George Lewis: Remains of the Sky
Join us for the debut of Remains of the Sky (2018), a sound and light installation commissioned specifically to be in dialogue with the James Turrell Twilight Epiphany Skyspace at Rice University. A computer program (designed by Lewis and realized by Damon Holzborn) collects local weather data from the area around the Skyspace, then translates and compresses that information into a synaesthetic performance of color, multichannel sound, and rhythm. The work utilizes a combination of sampled and electronic sounds, LED lighting from the Skyspace, and the spatialized, refracted voices of Houston residents collected in 2015 for an installation by Lewis and multimedia artists Jean-Baptiste Barriere and Houston native Carroll Parrott Blue. The result is a space of spiritual contemplation about the power and fragility of climate, catalyzed by Houston and its natural surroundings.
The audience is invited to move about the space during the sound and light installation and create their own experience. Remains of the Sky is 40 minutes in duration and is ongoing through November 4, immediately following daily sunset light sequences. Go to skyspace.rice.edu for more information, including open hours and light sequence times.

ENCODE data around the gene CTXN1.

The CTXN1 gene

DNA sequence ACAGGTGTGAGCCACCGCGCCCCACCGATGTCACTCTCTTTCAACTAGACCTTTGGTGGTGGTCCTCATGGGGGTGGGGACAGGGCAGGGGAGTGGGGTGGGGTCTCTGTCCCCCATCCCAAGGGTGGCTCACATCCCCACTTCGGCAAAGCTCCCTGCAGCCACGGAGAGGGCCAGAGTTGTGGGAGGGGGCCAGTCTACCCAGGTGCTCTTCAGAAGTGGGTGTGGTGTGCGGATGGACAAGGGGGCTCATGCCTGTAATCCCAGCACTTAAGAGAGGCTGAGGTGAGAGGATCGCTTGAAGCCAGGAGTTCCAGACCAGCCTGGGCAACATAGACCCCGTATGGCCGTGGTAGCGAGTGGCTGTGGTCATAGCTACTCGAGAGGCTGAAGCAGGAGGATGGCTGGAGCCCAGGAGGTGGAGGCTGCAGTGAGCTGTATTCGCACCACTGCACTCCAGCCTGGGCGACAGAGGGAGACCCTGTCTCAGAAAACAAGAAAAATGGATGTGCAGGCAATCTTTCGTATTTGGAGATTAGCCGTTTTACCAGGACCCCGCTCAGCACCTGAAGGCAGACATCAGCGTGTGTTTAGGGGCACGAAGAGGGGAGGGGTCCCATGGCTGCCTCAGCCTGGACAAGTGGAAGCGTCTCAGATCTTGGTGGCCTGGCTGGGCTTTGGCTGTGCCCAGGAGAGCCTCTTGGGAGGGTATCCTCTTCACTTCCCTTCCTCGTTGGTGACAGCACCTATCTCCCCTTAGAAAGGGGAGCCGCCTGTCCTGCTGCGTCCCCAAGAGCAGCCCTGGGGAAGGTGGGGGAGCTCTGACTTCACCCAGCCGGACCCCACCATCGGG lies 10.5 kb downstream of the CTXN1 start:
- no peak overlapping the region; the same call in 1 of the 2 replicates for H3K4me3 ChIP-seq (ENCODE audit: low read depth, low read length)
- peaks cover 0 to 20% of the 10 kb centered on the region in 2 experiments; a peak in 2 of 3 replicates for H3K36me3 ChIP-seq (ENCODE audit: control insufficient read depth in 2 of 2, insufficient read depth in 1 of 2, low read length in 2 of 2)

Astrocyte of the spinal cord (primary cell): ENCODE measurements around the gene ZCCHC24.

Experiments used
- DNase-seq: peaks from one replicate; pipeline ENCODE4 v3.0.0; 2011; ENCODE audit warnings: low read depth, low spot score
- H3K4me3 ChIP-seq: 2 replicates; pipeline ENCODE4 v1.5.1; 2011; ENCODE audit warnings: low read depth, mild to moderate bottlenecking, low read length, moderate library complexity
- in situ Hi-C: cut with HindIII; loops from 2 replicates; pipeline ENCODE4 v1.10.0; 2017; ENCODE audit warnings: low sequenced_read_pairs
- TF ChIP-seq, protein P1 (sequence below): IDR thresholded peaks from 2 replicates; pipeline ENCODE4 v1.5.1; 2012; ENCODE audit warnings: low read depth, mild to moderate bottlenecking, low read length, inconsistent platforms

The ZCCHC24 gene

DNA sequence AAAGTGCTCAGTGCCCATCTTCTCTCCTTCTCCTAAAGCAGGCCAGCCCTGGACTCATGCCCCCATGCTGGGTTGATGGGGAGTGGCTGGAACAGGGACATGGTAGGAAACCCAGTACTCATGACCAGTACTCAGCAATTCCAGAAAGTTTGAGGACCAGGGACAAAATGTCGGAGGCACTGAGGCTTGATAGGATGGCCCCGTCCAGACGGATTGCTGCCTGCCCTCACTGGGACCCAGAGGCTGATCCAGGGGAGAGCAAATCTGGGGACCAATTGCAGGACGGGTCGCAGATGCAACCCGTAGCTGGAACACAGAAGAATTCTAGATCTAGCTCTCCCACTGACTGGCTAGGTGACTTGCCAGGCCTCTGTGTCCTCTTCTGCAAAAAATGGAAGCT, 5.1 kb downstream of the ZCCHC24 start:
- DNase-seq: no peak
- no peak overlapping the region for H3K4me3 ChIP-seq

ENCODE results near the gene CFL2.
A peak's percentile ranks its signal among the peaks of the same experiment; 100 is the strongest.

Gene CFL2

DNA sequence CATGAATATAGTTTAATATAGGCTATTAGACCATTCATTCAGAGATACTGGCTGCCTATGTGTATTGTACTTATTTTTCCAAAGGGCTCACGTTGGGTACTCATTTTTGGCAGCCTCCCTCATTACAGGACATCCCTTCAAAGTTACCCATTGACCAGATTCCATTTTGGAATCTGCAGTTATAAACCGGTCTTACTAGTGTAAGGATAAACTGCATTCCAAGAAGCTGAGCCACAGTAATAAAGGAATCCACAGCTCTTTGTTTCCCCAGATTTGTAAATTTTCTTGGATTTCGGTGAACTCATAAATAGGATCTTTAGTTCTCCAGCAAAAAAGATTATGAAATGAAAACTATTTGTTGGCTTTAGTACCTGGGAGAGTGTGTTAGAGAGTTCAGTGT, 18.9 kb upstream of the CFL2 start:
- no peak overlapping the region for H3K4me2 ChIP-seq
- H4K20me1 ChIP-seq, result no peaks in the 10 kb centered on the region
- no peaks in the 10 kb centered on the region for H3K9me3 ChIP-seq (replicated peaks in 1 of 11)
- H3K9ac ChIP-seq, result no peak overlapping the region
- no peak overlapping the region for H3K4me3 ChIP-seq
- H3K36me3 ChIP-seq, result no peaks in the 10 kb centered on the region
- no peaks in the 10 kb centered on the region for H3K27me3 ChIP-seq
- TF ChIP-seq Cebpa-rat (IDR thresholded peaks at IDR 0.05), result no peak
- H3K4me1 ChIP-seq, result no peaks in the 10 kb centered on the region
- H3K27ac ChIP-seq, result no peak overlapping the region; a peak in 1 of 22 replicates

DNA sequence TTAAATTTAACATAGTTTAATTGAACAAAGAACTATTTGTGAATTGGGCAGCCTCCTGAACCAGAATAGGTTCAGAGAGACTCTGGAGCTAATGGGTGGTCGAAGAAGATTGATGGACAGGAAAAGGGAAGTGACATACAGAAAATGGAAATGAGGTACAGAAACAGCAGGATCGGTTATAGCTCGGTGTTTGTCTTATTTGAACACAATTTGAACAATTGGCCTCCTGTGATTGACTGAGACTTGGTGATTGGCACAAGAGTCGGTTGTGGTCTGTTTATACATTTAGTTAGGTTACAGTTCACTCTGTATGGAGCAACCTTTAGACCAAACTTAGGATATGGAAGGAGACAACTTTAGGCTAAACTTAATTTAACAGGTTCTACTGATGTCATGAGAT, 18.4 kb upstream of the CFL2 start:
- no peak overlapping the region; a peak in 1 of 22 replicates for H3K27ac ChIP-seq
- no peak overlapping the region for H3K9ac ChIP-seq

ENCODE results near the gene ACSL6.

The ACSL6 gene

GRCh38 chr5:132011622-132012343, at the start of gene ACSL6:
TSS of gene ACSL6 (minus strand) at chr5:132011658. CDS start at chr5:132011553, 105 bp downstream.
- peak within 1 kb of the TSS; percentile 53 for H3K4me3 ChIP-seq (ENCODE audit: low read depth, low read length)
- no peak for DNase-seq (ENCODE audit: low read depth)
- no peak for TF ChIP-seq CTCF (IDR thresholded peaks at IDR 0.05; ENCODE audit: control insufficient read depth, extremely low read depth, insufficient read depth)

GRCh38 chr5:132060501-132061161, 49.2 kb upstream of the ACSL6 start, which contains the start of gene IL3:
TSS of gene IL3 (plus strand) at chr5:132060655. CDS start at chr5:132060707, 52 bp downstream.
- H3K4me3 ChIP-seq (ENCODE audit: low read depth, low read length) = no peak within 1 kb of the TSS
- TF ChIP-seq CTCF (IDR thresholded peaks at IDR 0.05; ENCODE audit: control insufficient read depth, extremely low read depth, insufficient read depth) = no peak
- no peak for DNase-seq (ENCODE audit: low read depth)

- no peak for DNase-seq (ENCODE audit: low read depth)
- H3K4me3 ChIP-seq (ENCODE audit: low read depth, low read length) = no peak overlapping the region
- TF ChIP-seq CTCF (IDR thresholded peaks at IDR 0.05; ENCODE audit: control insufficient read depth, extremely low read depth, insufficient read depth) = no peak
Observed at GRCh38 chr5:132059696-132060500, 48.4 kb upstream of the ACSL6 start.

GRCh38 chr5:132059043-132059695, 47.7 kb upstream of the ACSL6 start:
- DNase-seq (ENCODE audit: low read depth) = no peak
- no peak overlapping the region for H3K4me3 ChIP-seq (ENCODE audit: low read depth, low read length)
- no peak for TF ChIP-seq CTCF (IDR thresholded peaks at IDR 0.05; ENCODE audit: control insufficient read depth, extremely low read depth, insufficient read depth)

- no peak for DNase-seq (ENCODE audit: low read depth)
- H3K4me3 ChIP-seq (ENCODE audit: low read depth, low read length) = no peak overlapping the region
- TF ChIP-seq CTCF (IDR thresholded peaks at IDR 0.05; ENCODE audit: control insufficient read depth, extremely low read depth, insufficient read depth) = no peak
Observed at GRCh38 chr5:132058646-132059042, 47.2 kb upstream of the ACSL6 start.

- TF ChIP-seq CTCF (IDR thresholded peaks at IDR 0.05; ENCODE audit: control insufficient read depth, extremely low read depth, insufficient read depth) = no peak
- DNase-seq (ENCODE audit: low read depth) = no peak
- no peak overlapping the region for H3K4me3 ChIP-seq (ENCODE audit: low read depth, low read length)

George Lewis: Remains of the Sky is organized in collaboration with Rice Public Art, REMLABS at The Shepherd School of Music, and Nameless Sound. This project is made possible by the Arts Initiative Fund at Rice University.
About the artist
George Lewis, Professor of American Music at Columbia University and Area Chair in Composition, is a Fellow of the American Academy of Arts and Sciences and the American Academy of Arts and Letters, as well as a Corresponding Fellow of the British Academy. Lewis’s other honors include a MacArthur Fellowship (2002), and a Guggenheim Fellowship (2015). He is a member of the Association for the Advancement of Creative Musicians (AACM) since 1971. Lewis's work in electronic and computer music, computer-based multimedia installations, and notated and improvisative forms is documented on more than 150 recordings. His work has been presented by the BBC Scottish Symphony Orchestra, Ensemble Dal Niente, London Philharmonia Orchestra, International Contemporary Ensemble, Musikfabrik, Mivos Quartet, London Sinfonietta, Spektral Quartet, and others; his opera Afterword (2015) has been performed in the United States, United Kingdom, and the Czech Republic. He is the author of A Power Stronger Than Itself: The AACM and American Experimental Music (University of Chicago Press 2008), and co-editor of the two-volume Oxford Handbook of Critical Improvisation Studies (2016). Lewis holds honorary degrees from the University of Edinburgh, New College of Florida, and Harvard University. Read more.